The association between cognition and dual-tasking among older adults: the effect of motor function type and cognition task difficulty
Mohler, Martha Jane
AffiliationUniv Arizona, Dept Biomed Engn
Univ Arizona, Arizona Ctr Aging, Dept Med
Univ Arizona, Div Geriatr Gen Internal Med & Palliat Med, Dept Med
MetadataShow full item record
PublisherDOVE MEDICAL PRESS LTD
CitationEhsani, H., Mohler, M. J., O’Connor, K., Zamrini, E., Tirambulo, C., & Toosizadeh, N. (2019). The association between cognition and dual-tasking among older adults: the effect of motor function type and cognition task difficulty. Clinical interventions in aging, 14, 659-669.
JournalCLINICAL INTERVENTIONS IN AGING
Rights© 2019 Ehsani et al. This work is published and licensed by Dove Medical Press Limited. The full terms of this license are available at https://www.dovepress.com/terms.php and incorporate the Creative Commons Attribution - Non Commercial (unported, v3.0) License.
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AbstractBackground: Dual-task actions challenge cognitive processing. The usefulness of objective methods based on dual-task actions to identify the cognitive status of older adults has been previously demonstrated. However, the properties of select motor and cognitive tasks are still debatable. We investigated the effect of cognitive task difficulty and motor task type (walking versus an upper-extremity function [UEF]) in identifying cognitive impairment in older adults. Methods: Older adults (>= 65 years) were recruited, and cognitive ability was measured using the Montreal Cognitive Assessment (MoCA). Participants performed repetitive elbow flexion under three conditions: 1) at maximum pace alone (Single-task); and 2) while counting backward by ones (Dual-task 1); and 3) threes (Dual-task 2). Similar single- and dual-task gait were performed at normal speed. Three-dimensional kinematics were measured for both motor functions using wearable sensors. Results: One-hundred older adults participated in this study. Based on MoCA score,20, 21 (21%) of the participants were considered cognitively impaired (mean age = 86 +/- 10 and 85 +/- 5 for cognitively impaired and intact participants, respectively). Within ANOVA models adjusted with demographic information, UEF dual-task parameters, including speed and range-of-motion variability were significantly higher by 52% on average, among cognitively impaired participant (p<0.01). Logistic models with these UEF parameters plus age predicted cognitive status with sensitivity, specificity, and area under curve (AUC) of 71%, 81% and 0.77 for Dual-task 1. The corresponding values for UEF Dual-task 2 were 91%, 73% and 0.81, respectively. ANOVA results were non-significant for gait parameters within both dual-task conditions (p>0.26). Conclusion: This study demonstrated that counting backward by threes within a UEF dual-task experiment was a pertinent and challenging enough task to detect cognitive impairment in older adults. Additionally, UEF was superior to gait as the motor task component of the dual-task. The UEF dual-task could be applied as a quick memory screen in a clinical setting.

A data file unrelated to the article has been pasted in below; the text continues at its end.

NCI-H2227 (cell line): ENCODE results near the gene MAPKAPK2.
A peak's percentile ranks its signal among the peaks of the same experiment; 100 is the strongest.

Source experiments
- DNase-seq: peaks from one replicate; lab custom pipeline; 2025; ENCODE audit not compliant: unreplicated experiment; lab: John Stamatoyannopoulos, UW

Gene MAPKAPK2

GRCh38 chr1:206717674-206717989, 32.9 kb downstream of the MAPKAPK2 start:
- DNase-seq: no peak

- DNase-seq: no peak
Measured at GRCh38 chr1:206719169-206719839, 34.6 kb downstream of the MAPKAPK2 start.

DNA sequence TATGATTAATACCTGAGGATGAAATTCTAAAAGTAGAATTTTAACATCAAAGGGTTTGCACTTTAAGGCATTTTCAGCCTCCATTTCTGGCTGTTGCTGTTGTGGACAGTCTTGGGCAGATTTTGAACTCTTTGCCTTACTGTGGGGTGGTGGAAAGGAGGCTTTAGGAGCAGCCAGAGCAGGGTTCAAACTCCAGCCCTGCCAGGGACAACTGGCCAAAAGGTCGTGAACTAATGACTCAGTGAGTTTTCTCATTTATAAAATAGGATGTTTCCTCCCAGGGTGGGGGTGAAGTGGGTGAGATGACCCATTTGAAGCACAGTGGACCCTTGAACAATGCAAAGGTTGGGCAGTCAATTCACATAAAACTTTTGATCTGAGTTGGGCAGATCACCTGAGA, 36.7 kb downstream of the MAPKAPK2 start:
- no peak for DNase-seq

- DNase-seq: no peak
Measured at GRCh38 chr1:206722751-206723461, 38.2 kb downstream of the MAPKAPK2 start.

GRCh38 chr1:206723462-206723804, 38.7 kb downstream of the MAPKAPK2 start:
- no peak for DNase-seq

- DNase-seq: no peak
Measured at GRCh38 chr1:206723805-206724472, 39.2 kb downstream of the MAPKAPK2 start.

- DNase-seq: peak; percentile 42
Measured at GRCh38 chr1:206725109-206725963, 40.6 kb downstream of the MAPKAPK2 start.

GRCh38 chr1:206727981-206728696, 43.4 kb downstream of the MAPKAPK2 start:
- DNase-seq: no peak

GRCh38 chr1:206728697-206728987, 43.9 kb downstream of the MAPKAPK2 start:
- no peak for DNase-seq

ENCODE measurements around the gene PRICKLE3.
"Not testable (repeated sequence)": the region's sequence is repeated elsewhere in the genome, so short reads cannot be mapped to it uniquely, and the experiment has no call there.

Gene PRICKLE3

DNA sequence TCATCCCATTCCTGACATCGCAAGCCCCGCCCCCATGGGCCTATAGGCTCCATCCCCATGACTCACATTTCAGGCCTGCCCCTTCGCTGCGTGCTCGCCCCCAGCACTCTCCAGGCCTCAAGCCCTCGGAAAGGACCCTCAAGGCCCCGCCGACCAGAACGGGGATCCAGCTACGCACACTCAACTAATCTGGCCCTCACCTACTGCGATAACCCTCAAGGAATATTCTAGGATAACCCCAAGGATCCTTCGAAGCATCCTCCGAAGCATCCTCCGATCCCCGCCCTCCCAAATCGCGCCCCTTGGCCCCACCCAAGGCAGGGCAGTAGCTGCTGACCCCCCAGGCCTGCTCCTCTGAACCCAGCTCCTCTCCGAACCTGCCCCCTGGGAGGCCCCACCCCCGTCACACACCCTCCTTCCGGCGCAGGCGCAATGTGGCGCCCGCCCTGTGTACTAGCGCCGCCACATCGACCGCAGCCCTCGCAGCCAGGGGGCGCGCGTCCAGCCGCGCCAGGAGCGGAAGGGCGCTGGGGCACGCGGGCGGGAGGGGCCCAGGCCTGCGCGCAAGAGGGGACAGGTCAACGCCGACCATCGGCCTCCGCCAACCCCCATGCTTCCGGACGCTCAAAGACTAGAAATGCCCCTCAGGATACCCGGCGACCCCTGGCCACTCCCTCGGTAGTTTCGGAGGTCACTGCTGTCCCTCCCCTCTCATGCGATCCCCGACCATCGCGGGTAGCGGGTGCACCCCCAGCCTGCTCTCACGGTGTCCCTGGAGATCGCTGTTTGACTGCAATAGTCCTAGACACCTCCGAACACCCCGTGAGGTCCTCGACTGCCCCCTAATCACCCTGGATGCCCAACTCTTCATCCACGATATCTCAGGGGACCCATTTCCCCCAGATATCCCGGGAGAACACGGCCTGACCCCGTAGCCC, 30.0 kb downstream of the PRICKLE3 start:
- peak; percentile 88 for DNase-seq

NoteOpen access journal
VersionFinal published version
SponsorsCenters for Disease Control and Prevention Healthy Brain Research Network (CDC-HBRN) - CDC Healthy Aging Program-Healthy Brain Initiative; National Institute of Aging (NIA) [1 R21 AG055852-01]